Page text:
BLOOMFIELD — A Bloomfield woman avoided prison time Friday after pleading guilty to charges that she knew about the repeated sexual assault of a young girl but did nothing to stop it.

Kendra Sue Ann Hoover, 28, of Bloomfield, received a suspended prison sentenced of 20 years as part of a plea deal in the case. She was originally charged with seven counts of neglect or abandonment of a dependent person and seven counts of child endangerment causing bodily injury.

Police arrested Hoover in January 2019, nine months after they had arrested her husband, Steven Douglas Crook Jr., of Bloomfield.

Crook was sentenced last year to 120 years in federal prison. He pled guilty to sexually abusing a young girl from the time she was an infant until she was 6 years old. Investigators said he would take pictures and videos of the abuse, and in some cases live-streamed the assaults.

The abuse stopped when law enforcement rescued the girl in the midst of a federal investigation into Crook in 2018.

Hoover was arrested because prosecutors said she knew about the abuse after having seen one of the videos but did nothing to stop it. Additionally, after seeing the video, Hoover allowed Crook to be alone with the victim and the victim was abused at least seven more times, according to investigators.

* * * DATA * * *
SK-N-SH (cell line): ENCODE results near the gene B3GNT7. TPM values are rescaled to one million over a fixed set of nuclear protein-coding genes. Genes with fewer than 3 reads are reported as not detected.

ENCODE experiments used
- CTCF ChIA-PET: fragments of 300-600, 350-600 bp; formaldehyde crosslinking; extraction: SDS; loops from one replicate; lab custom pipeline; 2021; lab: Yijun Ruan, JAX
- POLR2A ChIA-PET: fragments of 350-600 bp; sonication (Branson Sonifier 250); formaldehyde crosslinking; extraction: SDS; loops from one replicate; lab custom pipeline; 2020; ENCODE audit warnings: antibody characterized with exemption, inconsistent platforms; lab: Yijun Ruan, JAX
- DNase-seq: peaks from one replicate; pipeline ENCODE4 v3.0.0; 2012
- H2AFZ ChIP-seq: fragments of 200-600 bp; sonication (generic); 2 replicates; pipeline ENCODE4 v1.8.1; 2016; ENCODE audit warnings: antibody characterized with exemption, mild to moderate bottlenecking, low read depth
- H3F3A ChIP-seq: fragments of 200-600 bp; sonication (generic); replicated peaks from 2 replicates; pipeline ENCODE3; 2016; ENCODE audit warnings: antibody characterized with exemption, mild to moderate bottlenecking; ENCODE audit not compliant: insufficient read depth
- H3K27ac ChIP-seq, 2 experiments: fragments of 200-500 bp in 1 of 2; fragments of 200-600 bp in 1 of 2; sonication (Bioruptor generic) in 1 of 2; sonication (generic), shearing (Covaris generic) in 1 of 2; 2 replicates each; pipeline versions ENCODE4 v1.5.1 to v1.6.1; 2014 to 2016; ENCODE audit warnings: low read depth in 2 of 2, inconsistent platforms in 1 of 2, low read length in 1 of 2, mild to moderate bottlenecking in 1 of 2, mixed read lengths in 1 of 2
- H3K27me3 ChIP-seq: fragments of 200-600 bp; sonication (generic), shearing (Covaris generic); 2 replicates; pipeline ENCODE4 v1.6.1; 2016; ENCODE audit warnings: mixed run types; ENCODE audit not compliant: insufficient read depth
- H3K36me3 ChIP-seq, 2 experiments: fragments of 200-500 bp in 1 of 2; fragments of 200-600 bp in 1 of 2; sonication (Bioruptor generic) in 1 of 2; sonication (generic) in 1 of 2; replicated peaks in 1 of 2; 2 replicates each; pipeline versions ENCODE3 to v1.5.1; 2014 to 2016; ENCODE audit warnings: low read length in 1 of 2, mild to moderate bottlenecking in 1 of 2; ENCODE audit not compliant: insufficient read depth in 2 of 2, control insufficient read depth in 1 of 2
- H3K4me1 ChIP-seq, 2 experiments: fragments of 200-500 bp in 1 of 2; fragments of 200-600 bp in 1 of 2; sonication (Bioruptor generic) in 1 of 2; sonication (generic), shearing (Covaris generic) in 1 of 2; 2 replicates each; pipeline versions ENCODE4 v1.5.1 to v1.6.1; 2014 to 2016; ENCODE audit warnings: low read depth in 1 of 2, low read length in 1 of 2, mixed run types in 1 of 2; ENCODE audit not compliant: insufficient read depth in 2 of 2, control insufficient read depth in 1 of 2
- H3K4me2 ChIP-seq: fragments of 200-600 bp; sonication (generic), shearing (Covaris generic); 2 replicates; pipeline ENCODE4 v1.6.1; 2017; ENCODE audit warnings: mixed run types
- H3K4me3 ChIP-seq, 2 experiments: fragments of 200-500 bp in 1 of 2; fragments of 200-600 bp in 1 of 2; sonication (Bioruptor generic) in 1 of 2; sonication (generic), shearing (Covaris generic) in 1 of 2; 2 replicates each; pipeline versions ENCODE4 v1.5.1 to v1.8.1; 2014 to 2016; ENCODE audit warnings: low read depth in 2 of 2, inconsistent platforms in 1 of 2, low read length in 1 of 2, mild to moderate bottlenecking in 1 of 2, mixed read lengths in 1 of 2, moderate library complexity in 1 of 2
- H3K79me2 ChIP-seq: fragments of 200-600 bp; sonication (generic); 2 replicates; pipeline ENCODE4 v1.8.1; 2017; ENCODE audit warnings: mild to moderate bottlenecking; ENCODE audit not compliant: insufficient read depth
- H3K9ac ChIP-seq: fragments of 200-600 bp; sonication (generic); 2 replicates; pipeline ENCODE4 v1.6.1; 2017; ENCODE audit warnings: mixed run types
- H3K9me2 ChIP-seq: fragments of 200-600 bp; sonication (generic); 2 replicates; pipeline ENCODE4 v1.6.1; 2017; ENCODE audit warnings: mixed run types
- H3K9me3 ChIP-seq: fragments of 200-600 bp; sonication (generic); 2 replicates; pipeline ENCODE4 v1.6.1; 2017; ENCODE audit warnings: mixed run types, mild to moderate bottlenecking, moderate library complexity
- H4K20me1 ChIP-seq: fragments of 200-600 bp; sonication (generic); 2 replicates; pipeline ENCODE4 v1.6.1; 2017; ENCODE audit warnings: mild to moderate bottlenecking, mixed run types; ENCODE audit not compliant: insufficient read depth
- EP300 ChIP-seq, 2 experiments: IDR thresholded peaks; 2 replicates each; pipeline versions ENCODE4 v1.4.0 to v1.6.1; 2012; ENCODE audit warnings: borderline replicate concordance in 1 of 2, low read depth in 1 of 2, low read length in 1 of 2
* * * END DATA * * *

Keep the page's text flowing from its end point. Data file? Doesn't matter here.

If Hoover had been convicted of all 14 felony charges and sentenced to the maximum penalty for each, she could have served up to 245 years in prison.

Judge Greg Milani on Friday placed her on probation for up to five years. If Hoover doesn’t violate terms of her probation, she won’t serve any time in prison. She was also fined $2,000.

In January, Hoover waived her right to a jury trial and in April a plea agreement was reached that matched the sentence handed down by Milani on Friday.

Kyle Ocker is the group editor of the Ottumwa Courier and the Oskaloosa Herald. He can be reached at kocker@ottumwacourier.com. Follow him on Twitter @Kyle_Ocker.

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Kyle Ocker is a Centerville native and award-winning multimedia journalist. Kyle is currently the first vice president of the Iowa Freedom of Information Council and vice president of the Iowa Print Sports Writers Association.

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